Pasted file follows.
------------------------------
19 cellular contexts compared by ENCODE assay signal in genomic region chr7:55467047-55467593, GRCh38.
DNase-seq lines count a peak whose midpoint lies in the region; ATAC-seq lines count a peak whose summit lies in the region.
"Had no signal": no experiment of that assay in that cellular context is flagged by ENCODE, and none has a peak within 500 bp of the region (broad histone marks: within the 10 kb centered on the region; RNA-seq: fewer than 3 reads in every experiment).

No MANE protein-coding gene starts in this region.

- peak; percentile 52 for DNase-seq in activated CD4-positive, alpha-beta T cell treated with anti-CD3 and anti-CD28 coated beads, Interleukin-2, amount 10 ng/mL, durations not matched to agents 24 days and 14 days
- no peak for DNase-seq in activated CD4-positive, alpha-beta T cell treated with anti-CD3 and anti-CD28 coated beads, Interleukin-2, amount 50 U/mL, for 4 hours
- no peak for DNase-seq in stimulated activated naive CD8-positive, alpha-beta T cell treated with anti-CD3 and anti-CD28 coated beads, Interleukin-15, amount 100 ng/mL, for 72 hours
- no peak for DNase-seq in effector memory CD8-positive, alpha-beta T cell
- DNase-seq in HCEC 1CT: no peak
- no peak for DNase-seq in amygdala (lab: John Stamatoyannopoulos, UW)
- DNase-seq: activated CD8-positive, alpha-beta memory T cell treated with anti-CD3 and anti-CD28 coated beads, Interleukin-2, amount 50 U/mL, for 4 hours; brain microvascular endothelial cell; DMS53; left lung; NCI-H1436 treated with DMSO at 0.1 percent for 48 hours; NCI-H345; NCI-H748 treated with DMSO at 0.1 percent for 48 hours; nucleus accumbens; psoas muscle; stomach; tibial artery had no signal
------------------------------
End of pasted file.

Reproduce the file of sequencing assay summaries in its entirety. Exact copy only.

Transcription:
19 cellular contexts compared by ENCODE assay signal in genomic region chr7:55467047-55467593, GRCh38.
DNase-seq lines count a peak whose midpoint lies in the region; ATAC-seq lines count a peak whose summit lies in the region.
"Had no signal": no experiment of that assay in that cellular context is flagged by ENCODE, and none has a peak within 500 bp of the region (broad histone marks: within the 10 kb centered on the region; RNA-seq: fewer than 3 reads in every experiment).

No MANE protein-coding gene starts in this region.

- peak; percentile 52 for DNase-seq in activated CD4-positive, alpha-beta T cell treated with anti-CD3 and anti-CD28 coated beads, Interleukin-2, amount 10 ng/mL, durations not matched to agents 24 days and 14 days
- no peak for DNase-seq in activated CD4-positive, alpha-beta T cell treated with anti-CD3 and anti-CD28 coated beads, Interleukin-2, amount 50 U/mL, for 4 hours
- no peak for DNase-seq in stimulated activated naive CD8-positive, alpha-beta T cell treated with anti-CD3 and anti-CD28 coated beads, Interleukin-15, amount 100 ng/mL, for 72 hours
- no peak for DNase-seq in effector memory CD8-positive, alpha-beta T cell
- DNase-seq in HCEC 1CT: no peak
- no peak for DNase-seq in amygdala (lab: John Stamatoyannopoulos, UW)
- DNase-seq: activated CD8-positive, alpha-beta memory T cell treated with anti-CD3 and anti-CD28 coated beads, Interleukin-2, amount 50 U/mL, for 4 hours; brain microvascular endothelial cell; DMS53; left lung; NCI-H1436 treated with DMSO at 0.1 percent for 48 hours; NCI-H345; NCI-H748 treated with DMSO at 0.1 percent for 48 hours; nucleus accumbens; psoas muscle; stomach; tibial artery had no signal